In hindsight, it is difficult to find fault with anyone’s actions. Most coworkers and supervisors would initially attempt to counsel a troubled employee informally because they were his friends and they knew he needed the job. With no formal counseling taking place, there would be no written record of previous performance incidents upon which to base a negative performance evaluation. When formal counseling finally occurred in 1993, it was only because coworkers had exerted pressure on management to do something. The City developed a clear and responsible policy on workplace violence in 1994. This policy led to a strong and immediate response by the park and recreation department, and it was the department director’s memo that led the City to take action. Appropriately, Clifton McCree was removed from work pending psychiatric evaluation and drug testing. He tested positive and was discharged. Yet six people died. In addition to the human tragedy, the City will undoubtedly face civil charges from the victims’ families, alleging that the City knew that Clifton McCree was violent but did not take adequate precautions to protect coworkers against violence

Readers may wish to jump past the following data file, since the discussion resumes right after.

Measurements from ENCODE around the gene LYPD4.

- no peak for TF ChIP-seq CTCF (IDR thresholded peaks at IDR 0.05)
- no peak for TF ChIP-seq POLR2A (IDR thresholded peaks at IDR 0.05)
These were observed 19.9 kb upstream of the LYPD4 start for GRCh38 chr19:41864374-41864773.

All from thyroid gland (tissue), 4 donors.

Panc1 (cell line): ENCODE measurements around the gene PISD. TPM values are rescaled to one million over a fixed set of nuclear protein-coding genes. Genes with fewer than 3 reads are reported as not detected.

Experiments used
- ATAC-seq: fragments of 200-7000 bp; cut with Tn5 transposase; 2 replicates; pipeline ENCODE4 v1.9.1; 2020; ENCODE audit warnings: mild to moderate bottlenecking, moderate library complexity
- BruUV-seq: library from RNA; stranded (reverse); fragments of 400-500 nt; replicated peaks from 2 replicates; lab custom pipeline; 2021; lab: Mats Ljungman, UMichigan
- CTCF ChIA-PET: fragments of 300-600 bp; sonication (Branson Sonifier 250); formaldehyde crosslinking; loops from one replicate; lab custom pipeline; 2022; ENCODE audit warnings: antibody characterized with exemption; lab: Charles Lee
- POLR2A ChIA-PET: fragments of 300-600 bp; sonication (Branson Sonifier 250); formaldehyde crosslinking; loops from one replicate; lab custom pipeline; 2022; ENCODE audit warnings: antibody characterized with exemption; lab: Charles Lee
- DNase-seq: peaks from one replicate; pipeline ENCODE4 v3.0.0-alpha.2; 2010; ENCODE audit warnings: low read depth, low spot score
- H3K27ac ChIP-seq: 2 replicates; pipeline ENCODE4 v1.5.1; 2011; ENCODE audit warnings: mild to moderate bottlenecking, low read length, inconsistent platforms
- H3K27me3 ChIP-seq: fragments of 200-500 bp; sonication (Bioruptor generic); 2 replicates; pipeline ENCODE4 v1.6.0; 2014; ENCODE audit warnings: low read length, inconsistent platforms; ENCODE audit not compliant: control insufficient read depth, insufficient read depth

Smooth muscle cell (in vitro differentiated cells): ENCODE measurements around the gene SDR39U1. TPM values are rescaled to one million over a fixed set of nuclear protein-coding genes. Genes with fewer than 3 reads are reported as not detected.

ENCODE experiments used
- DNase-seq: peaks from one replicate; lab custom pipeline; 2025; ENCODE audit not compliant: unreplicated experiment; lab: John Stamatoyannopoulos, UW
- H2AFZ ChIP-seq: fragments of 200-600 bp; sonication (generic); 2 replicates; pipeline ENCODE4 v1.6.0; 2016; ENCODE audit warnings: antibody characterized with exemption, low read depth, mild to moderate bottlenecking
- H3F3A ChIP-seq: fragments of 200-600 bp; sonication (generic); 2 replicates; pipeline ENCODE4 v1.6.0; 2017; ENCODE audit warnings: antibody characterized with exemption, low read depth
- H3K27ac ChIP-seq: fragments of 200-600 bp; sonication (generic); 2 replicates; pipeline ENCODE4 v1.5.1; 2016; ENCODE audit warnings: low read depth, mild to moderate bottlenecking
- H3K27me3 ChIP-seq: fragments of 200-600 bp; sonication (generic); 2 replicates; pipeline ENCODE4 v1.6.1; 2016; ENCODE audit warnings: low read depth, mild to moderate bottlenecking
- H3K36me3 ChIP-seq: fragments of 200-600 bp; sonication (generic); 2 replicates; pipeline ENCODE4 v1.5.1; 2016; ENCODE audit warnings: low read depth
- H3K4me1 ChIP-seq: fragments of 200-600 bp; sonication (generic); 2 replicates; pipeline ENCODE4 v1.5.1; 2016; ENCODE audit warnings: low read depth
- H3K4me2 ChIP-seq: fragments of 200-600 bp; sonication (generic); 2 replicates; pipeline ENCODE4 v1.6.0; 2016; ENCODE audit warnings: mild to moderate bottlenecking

Answer the following questions:

    1. In hindsight what do you think the city could have done differently (if anything)?
    2. Under the standard of “foreseeability,” do you think thee city can be held liable for failure to take more timely action against Clifton McCree?
    3. Did the city’s prompt and responsible action (to discharge Clifton McCree under its new workplace violence policy) in fact increase the chance of workplace violence?